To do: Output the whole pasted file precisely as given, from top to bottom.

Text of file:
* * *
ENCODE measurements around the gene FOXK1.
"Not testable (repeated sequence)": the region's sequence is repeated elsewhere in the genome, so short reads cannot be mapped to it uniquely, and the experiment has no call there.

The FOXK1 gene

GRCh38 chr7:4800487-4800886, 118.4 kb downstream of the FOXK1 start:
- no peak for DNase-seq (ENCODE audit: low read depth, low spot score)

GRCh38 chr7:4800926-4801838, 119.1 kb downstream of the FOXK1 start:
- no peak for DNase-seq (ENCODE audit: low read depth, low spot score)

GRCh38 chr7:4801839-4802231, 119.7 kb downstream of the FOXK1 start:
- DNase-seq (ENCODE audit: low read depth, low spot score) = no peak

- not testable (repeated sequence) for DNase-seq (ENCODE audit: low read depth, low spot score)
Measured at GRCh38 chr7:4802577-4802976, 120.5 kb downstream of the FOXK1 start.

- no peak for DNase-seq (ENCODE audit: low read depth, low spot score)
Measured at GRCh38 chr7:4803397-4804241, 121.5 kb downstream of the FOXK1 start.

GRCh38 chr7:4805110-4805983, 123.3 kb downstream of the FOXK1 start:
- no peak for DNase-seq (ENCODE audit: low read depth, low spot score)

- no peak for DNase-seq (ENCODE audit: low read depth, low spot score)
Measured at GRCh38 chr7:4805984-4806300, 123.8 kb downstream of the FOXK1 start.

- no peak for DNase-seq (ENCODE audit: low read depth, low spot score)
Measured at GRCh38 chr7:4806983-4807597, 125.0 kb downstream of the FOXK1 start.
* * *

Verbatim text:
ENCODE measurements around the gene FOXK1.
"Not testable (repeated sequence)": the region's sequence is repeated elsewhere in the genome, so short reads cannot be mapped to it uniquely, and the experiment has no call there.

The FOXK1 gene

GRCh38 chr7:4800487-4800886, 118.4 kb downstream of the FOXK1 start:
- no peak for DNase-seq (ENCODE audit: low read depth, low spot score)

GRCh38 chr7:4800926-4801838, 119.1 kb downstream of the FOXK1 start:
- no peak for DNase-seq (ENCODE audit: low read depth, low spot score)

GRCh38 chr7:4801839-4802231, 119.7 kb downstream of the FOXK1 start:
- DNase-seq (ENCODE audit: low read depth, low spot score) = no peak

- not testable (repeated sequence) for DNase-seq (ENCODE audit: low read depth, low spot score)
Measured at GRCh38 chr7:4802577-4802976, 120.5 kb downstream of the FOXK1 start.

- no peak for DNase-seq (ENCODE audit: low read depth, low spot score)
Measured at GRCh38 chr7:4803397-4804241, 121.5 kb downstream of the FOXK1 start.

GRCh38 chr7:4805110-4805983, 123.3 kb downstream of the FOXK1 start:
- no peak for DNase-seq (ENCODE audit: low read depth, low spot score)

- no peak for DNase-seq (ENCODE audit: low read depth, low spot score)
Measured at GRCh38 chr7:4805984-4806300, 123.8 kb downstream of the FOXK1 start.

- no peak for DNase-seq (ENCODE audit: low read depth, low spot score)
Measured at GRCh38 chr7:4806983-4807597, 125.0 kb downstream of the FOXK1 start.